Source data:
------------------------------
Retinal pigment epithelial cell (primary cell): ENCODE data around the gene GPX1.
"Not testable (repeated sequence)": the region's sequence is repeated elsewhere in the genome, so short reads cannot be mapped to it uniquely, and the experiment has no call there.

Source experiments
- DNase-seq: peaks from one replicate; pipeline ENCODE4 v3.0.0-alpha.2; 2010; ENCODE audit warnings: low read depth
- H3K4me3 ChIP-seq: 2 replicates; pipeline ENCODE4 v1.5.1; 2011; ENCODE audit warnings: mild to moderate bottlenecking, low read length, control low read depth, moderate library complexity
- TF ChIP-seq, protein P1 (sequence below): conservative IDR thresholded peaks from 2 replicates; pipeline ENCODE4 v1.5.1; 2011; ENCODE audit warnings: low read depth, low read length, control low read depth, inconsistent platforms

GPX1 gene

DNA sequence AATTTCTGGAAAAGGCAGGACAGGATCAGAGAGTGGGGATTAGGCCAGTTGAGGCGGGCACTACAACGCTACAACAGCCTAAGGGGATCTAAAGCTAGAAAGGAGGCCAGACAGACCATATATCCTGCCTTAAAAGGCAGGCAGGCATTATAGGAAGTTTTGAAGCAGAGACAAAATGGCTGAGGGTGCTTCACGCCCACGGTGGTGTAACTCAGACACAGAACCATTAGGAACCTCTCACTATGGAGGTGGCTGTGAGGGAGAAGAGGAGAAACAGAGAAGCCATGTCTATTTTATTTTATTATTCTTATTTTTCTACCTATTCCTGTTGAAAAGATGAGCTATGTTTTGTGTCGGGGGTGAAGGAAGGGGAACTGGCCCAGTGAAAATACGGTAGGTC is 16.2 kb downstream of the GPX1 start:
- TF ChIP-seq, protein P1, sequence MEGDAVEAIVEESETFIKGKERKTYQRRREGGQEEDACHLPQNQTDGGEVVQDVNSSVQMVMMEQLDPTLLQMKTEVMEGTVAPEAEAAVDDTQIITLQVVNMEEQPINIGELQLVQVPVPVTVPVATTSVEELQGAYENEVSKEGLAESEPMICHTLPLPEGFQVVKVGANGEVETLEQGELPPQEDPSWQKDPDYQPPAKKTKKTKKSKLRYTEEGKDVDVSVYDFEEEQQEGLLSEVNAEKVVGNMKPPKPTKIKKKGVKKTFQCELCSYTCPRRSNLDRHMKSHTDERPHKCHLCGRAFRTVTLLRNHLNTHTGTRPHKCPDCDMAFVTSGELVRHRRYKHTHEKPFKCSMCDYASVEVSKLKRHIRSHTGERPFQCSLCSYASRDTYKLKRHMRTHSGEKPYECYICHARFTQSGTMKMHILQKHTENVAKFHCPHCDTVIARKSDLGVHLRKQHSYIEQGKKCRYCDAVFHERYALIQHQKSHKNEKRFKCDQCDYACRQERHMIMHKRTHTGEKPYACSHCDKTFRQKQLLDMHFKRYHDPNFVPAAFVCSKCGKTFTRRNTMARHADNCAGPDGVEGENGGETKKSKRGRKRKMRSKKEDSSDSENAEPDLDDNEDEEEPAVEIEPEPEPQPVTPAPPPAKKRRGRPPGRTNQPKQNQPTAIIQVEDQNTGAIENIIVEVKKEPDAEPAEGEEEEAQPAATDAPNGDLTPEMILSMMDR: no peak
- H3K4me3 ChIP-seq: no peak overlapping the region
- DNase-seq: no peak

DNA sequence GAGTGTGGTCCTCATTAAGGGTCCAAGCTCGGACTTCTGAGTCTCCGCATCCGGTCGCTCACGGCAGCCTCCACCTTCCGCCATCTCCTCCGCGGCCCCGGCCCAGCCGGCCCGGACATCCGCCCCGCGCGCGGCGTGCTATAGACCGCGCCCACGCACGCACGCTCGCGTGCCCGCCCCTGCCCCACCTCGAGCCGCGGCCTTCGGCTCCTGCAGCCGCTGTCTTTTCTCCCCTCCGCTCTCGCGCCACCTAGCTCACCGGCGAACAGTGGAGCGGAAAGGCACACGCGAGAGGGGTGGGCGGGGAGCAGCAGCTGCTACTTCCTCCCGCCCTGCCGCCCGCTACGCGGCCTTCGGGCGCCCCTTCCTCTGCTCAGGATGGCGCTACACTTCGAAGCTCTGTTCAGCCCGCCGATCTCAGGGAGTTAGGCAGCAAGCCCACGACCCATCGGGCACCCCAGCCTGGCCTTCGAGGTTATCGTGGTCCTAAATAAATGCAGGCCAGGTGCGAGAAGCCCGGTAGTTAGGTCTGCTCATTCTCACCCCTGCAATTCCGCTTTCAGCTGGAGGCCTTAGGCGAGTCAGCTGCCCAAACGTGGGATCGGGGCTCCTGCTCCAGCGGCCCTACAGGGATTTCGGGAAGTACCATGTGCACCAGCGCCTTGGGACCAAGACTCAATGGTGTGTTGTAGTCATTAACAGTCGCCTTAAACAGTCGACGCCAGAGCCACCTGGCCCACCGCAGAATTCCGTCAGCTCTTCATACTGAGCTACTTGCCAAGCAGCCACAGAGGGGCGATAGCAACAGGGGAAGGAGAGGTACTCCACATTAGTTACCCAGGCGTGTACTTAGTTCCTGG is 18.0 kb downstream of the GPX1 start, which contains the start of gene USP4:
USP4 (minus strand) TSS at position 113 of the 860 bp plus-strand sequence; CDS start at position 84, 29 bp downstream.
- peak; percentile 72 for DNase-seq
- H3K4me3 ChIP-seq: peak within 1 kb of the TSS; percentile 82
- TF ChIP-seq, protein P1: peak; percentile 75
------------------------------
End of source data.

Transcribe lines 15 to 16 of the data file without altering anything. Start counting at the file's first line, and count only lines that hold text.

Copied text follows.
- H3K4me3 ChIP-seq: peak within 1 kb of the TSS; percentile 82
- TF ChIP-seq, protein P1: peak; percentile 75